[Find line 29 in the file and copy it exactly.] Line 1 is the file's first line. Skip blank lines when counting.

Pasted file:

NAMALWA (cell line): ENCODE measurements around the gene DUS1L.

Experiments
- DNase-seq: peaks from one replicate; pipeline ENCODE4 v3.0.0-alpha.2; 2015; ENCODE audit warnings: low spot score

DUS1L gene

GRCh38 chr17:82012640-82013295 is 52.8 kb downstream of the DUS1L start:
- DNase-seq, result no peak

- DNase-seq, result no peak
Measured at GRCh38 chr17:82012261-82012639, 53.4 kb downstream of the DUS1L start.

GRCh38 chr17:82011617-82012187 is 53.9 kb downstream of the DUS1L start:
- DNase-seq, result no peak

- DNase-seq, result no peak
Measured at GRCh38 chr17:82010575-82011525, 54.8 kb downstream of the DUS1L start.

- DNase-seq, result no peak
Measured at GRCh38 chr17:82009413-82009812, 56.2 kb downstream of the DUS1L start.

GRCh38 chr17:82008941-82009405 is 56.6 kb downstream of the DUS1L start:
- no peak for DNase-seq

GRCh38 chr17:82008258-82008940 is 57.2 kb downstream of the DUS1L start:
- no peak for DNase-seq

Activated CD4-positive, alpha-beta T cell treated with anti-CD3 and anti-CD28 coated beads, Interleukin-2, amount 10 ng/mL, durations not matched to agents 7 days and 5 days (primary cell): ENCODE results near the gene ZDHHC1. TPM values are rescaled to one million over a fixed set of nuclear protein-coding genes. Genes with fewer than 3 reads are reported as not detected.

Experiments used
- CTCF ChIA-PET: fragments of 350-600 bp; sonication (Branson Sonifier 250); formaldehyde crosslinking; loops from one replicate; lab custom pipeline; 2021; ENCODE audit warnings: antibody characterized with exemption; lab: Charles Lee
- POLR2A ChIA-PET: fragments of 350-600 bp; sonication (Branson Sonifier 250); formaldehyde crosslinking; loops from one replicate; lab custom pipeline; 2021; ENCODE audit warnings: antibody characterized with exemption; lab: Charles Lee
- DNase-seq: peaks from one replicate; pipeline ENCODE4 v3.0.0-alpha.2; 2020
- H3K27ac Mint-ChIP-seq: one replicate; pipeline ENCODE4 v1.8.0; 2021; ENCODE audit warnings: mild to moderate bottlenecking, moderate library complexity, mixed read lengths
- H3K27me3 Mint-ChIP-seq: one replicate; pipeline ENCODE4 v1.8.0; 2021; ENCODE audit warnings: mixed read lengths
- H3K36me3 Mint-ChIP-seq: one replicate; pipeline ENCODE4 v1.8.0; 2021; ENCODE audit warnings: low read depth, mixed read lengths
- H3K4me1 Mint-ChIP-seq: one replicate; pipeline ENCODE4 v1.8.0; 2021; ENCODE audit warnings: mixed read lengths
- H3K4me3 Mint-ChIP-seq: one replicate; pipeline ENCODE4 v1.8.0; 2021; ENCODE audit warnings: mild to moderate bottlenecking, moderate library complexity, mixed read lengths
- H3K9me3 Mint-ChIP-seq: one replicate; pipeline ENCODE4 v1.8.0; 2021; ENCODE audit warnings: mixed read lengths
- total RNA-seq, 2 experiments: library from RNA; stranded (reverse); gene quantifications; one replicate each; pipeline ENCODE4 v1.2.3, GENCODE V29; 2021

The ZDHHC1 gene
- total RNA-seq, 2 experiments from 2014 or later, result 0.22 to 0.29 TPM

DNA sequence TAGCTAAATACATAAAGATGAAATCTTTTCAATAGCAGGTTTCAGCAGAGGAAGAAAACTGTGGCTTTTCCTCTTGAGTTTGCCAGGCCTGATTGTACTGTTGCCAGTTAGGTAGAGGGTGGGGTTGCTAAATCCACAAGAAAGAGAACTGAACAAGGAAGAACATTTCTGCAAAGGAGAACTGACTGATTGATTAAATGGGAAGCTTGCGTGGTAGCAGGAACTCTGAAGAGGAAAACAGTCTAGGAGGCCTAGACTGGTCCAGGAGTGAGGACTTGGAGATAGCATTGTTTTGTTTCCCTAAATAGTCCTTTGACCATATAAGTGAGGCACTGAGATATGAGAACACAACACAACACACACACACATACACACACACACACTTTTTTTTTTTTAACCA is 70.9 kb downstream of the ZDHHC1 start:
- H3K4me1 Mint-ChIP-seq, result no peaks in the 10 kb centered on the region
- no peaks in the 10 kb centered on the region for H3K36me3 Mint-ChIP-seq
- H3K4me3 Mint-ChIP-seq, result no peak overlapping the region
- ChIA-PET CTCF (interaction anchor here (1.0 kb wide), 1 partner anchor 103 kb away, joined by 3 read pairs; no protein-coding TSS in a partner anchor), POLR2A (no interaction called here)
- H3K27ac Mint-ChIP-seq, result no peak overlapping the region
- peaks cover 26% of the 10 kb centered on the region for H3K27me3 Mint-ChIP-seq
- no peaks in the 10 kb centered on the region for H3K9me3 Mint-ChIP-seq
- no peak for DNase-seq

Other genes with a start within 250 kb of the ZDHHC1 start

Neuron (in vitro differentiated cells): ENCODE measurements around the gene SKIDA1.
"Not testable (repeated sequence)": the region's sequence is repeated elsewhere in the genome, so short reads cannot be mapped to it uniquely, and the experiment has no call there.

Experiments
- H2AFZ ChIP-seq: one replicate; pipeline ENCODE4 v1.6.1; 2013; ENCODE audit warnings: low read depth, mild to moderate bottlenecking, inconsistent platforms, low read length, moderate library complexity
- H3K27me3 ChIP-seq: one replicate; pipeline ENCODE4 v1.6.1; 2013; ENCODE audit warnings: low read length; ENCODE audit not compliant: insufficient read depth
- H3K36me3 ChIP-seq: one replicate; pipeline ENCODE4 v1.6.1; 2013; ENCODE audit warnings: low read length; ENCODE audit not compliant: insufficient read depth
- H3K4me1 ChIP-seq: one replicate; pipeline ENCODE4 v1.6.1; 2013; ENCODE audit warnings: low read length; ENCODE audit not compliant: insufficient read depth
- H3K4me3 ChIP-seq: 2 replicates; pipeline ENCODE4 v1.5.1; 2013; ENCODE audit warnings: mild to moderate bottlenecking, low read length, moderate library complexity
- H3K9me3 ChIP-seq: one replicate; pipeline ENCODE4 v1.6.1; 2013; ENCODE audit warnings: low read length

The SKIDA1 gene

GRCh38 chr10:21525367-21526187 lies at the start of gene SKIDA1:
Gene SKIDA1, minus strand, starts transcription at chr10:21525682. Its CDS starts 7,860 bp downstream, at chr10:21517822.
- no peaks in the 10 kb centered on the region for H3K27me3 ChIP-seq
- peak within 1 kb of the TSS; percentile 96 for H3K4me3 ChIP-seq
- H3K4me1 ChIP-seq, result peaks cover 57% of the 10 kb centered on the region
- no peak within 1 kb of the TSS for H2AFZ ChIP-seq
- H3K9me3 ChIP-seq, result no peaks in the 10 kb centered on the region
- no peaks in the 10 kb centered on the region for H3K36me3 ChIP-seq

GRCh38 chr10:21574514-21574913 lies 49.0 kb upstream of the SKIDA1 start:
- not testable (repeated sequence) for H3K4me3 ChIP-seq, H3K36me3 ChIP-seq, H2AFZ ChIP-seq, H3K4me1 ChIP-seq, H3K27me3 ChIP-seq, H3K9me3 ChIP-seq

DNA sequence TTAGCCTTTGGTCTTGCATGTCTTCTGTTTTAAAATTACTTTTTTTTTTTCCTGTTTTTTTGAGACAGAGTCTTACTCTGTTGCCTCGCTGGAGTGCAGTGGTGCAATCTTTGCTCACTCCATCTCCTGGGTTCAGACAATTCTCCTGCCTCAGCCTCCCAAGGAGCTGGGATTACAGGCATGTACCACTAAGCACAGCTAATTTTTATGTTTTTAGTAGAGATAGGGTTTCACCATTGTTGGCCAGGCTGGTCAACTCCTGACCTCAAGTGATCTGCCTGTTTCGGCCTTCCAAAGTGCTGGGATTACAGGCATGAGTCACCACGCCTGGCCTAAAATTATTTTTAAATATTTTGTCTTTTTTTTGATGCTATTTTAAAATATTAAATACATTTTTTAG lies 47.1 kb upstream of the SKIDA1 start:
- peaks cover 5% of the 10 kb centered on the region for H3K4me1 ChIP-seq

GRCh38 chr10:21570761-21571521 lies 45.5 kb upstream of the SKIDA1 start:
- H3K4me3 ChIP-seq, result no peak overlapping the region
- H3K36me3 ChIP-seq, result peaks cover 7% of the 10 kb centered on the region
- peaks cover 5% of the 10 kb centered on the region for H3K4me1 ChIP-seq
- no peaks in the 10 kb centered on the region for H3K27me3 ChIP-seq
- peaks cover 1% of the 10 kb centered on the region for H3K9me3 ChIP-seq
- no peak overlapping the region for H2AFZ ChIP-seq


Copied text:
- H3K9me3 Mint-ChIP-seq: one replicate; pipeline ENCODE4 v1.8.0; 2021; ENCODE audit warnings: mixed read lengths